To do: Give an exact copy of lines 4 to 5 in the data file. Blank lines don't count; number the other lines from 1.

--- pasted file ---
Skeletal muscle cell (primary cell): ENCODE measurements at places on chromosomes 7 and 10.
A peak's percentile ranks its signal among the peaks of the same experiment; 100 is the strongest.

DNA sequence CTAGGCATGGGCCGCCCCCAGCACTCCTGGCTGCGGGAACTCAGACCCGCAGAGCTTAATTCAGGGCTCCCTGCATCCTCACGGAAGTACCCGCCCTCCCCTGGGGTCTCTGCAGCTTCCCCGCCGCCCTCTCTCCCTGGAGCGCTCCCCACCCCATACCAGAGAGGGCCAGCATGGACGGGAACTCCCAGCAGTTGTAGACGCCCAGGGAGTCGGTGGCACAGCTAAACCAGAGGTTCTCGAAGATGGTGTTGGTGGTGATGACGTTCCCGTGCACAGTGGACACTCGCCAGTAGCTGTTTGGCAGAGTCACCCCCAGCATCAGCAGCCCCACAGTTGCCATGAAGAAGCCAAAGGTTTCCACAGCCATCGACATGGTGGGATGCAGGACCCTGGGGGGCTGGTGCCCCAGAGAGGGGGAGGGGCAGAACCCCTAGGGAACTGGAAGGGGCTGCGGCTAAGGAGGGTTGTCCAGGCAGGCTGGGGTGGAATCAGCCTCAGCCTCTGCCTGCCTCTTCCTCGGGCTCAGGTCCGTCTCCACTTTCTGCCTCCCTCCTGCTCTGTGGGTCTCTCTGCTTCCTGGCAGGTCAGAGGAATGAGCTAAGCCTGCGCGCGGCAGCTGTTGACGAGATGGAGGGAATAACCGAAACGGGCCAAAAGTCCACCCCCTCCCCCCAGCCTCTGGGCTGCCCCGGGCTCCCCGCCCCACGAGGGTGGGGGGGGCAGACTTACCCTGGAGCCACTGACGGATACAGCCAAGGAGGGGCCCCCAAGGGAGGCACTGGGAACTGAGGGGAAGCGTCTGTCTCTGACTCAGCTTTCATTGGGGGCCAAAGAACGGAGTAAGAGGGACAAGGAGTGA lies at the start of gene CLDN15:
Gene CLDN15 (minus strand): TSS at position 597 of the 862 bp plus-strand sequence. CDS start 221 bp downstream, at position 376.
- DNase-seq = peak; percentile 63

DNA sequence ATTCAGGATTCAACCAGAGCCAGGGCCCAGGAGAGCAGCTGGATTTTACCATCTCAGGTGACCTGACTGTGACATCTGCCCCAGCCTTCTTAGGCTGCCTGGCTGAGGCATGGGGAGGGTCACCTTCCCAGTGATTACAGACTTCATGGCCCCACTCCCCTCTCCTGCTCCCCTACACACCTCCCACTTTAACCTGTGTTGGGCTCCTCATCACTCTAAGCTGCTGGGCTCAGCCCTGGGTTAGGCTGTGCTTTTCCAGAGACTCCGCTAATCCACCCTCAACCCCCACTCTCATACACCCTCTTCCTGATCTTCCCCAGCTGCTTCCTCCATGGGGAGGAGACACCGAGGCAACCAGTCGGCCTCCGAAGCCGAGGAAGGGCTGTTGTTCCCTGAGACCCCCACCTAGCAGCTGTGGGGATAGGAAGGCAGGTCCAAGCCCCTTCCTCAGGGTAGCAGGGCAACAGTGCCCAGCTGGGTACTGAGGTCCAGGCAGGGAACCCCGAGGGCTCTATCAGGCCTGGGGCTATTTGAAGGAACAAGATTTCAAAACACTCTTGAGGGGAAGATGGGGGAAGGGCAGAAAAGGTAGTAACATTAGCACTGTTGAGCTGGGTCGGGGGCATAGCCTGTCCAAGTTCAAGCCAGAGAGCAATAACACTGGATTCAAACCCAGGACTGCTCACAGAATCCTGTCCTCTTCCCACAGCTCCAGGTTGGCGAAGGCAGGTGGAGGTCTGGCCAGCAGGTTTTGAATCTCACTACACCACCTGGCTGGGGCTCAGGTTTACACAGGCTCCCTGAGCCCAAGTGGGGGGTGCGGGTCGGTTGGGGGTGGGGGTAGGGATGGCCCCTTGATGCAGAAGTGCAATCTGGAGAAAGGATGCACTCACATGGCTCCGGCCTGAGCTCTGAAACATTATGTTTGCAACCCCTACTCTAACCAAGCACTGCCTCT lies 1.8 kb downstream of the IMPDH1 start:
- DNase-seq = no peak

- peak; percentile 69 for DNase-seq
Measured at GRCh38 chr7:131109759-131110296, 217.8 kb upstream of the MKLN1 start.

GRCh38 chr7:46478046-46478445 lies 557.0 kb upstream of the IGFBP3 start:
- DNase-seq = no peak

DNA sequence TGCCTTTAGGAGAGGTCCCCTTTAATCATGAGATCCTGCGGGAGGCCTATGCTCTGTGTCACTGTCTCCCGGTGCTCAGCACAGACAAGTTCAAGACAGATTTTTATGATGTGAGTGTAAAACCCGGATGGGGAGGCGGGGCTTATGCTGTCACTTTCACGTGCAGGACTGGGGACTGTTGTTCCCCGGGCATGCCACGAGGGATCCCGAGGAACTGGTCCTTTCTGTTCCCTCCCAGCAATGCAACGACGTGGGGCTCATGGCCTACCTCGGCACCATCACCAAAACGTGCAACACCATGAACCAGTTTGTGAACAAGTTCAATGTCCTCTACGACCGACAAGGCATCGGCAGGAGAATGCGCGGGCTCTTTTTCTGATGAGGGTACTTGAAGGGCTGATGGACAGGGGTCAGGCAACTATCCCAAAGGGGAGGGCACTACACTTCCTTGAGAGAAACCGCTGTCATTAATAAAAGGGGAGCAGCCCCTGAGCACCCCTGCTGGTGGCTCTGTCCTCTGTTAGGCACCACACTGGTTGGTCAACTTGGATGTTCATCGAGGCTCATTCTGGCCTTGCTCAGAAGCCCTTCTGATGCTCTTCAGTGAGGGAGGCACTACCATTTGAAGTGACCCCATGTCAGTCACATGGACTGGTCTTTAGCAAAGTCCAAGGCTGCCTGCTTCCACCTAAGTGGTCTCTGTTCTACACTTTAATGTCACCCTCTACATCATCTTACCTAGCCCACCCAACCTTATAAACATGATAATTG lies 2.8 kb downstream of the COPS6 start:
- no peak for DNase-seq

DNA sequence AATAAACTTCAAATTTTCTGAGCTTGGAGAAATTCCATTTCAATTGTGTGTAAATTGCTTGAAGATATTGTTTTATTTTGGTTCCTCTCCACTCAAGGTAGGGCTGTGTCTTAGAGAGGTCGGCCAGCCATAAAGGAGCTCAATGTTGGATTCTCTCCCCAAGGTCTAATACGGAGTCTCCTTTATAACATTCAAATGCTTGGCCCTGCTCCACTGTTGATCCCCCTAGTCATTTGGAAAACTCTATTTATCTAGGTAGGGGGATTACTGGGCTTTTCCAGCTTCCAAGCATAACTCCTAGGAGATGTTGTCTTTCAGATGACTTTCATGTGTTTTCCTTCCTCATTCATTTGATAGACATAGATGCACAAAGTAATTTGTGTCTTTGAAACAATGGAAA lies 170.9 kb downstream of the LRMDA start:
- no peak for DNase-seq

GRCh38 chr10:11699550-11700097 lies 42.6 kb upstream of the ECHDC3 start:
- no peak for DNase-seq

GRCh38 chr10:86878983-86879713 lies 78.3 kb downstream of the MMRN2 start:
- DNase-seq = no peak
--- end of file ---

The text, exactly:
Gene CLDN15 (minus strand): TSS at position 597 of the 862 bp plus-strand sequence. CDS start 221 bp downstream, at position 376.
- DNase-seq = peak; percentile 63